Intel is an illustrative example. The technology giant posted average annualized excess returns of 29% in the 10 years before the year it ascended to the Top 10 but, in the next decade, underperformed the broad market by nearly 6% per year.

Similarly, the annualized excess return of Google five years before it hit the Top 10 dropped by about half in the five years after it joined the list. Expectations about a firm’s prospects are reflected in its current stock price. Positive news might lead to additional price appreciation, but those unexpected changes are not predictable.

Here is a graphic showing these figures: 

If you're like me, then you look at these figures and ask yourself: "How can I buy the biggest stocks in the future before they are the biggest stocks?" 

This is a fair question and there are smart people with limitless resources whose goal is to find these companies. Unfortunately, they repeatedly fail to consistently identify these big winners in advance. The only way to ensure you own tomorrow's big winners is to remain broadly diversified today.  

There will always be exceptions to the rule, and Amazon, Apple, etc. may end up being those once-in-a-lifetime exceptions. But it would also be foolish of me to not thoroughly understand the data when it comes to Investing in the BIG stocks... and the data is clear. 

Remember, someone once thought Exxon, IBM, General Electric or Enron were impenetrable. I don't want to make that same mistake in client portfolios....

(With that said, remember that a diversified fund likely has a lot of exposure to these companies, I wrote about this back in August)

... And if all of this is just too wordy and complicated, I understand (I tend to do that).

Here's a simpler version of my philosophy using Chickens as an example:

Let’s assume for a minute that everyone is given a chicken. This chicken can lay eggs.

People need to eat and chickens are the only source of food.

Some people butcher their chicken right away and enjoy a nice meal that keeps them full and happy for a couple days. But that nourishment wears off and afterward they are left with nothing.

Some people will let their chicken lay an egg every day and just eat that. They’re not as full and initially happy as those who ate the chicken right away, but it will keep them going until the chicken dies. Then they butcher the chicken, have a big meal, but eventually run out of food.

Then there are the people willing to sacrifice and go hungry for a few days early on. They don’t eat all of their eggs, they allow a few of them to become hatched chickens. Then those chickens grow up, hatch more eggs, and the process grows exponentially. Eventually there are chickens to lay eggs for eating, some for breeding, and some for butchering. Those hungry days at the beginning are tough, but they set the stage for a prosperous future.

From an investment perspective, here's how to look at this:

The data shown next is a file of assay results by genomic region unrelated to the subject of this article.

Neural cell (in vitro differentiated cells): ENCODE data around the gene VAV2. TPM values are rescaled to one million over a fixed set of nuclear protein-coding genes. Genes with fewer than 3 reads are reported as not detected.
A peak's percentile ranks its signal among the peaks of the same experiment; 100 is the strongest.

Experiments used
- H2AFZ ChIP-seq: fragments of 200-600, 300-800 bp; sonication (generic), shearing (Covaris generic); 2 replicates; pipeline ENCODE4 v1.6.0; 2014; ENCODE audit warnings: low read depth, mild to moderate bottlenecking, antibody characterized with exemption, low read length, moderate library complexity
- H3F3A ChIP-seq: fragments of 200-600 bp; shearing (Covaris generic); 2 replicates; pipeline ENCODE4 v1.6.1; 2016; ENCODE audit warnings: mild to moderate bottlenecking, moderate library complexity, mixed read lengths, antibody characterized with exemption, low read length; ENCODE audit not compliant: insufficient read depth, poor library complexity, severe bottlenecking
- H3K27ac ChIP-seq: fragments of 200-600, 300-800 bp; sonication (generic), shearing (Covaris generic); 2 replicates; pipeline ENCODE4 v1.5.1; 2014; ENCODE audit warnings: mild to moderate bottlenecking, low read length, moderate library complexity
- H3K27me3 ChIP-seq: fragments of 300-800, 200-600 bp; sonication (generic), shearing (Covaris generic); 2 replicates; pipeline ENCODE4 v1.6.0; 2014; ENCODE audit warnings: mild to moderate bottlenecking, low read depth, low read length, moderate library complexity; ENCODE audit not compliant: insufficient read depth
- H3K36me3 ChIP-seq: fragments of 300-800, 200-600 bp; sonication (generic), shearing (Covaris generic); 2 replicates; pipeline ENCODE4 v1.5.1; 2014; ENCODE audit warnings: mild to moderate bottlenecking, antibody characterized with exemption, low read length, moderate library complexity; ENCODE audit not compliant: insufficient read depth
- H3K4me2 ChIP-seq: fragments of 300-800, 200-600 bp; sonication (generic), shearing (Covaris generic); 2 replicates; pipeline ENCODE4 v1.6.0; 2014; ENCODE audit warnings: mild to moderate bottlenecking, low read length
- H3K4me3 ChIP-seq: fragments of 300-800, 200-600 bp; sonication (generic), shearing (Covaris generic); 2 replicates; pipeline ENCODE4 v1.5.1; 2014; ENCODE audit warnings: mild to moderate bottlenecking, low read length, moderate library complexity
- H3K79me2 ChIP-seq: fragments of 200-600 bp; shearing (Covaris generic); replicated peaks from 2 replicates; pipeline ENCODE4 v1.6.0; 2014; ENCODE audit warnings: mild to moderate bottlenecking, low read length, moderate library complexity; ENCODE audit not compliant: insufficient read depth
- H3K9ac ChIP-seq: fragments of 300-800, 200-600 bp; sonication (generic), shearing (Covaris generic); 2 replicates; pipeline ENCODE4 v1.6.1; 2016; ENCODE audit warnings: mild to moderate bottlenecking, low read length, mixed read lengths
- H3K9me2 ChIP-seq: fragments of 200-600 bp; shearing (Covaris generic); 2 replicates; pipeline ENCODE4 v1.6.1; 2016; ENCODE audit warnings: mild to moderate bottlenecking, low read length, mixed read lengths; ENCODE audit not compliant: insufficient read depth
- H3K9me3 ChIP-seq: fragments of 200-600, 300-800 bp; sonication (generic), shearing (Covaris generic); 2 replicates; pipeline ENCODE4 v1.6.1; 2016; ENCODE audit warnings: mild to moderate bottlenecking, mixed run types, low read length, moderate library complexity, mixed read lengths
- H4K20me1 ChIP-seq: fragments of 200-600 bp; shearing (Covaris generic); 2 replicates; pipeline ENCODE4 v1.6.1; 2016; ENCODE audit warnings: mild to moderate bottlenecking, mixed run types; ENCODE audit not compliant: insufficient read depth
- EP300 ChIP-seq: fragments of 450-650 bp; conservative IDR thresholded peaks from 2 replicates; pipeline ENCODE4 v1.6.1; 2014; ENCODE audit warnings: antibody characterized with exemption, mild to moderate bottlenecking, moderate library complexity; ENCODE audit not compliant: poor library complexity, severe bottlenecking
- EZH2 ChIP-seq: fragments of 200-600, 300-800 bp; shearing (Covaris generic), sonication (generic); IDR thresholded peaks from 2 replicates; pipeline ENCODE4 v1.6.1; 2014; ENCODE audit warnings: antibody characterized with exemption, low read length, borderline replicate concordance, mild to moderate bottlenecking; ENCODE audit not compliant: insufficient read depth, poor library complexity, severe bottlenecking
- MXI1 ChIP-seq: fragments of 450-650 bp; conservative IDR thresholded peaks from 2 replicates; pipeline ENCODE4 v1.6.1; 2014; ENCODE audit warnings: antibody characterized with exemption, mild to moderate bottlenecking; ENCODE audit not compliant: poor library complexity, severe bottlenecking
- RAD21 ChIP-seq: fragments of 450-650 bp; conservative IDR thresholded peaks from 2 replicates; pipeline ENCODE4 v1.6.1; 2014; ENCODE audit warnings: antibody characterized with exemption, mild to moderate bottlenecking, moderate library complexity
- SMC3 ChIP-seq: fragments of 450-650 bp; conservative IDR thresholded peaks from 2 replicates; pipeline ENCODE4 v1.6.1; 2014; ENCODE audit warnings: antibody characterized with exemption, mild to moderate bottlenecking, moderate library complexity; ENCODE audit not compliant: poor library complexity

1) If you are given a resource (like a pile of money or your income), the sub optimal thing you can do is just start spending all of it right away (i.e. butchering the chicken).

2) The next best thing to do is invest your resource and distribute your returns so you can spend them (dividends, interest, rent, etc. = eggs).

3) The best thing you can do is allow your yield to become reinvested, which is the fundamental principle of compound interest (your chicken produces eggs that become chickens that produce eggs that become chickens, etc.).Then eventually when you consume some eggs and chickens, the amount is relatively insignificant and your chicken farm can sustain you. 

4) Finally, the people who understand how to optimize their resources will always understand this. All of our clients fall into this category. 

Lastly, what would a newsletter in October 2020 be without a related political stance...So here it is: 

Redistribution of wealth is not nearly as important as distributing the knowledge of the people who build wealth.

Don't give people chickens, teach people to be great chicken farmers.

Thing #3: Schwab & TD Merger

You may have heard that TD Ameritrade and Charles Schwab are merging....This is big news and I think it's a good thing. 

But first, a quick reminder around how firm's like ours operate.

Independent Registered Investment Advisors (like my firm) often custody client assets at firms called "discount brokerages" to maintain flexibility, low costs, greater objectivity, and enhanced service. Examples of these firms are Charles Schwab, Fidelity Investments, Etrade, Interactive Brokers, TD Ameritrade, and many more. 

When starting this firm, I leaned on my prior experience as an advisor operating on the Charles Schwab, Fidelity, and TD Ameritrade platforms. At my former firm I'd been responsible for trading accounts totaling more than $650m in assets across these three custodians, and it was clear to me that TD Ameritrade was where I'd be planning to launch this firm. In addition to their great technology offerings and trading platform, the decision of where should we hold client accounts comes down to a few core principles.

Here are some factors I'd considered: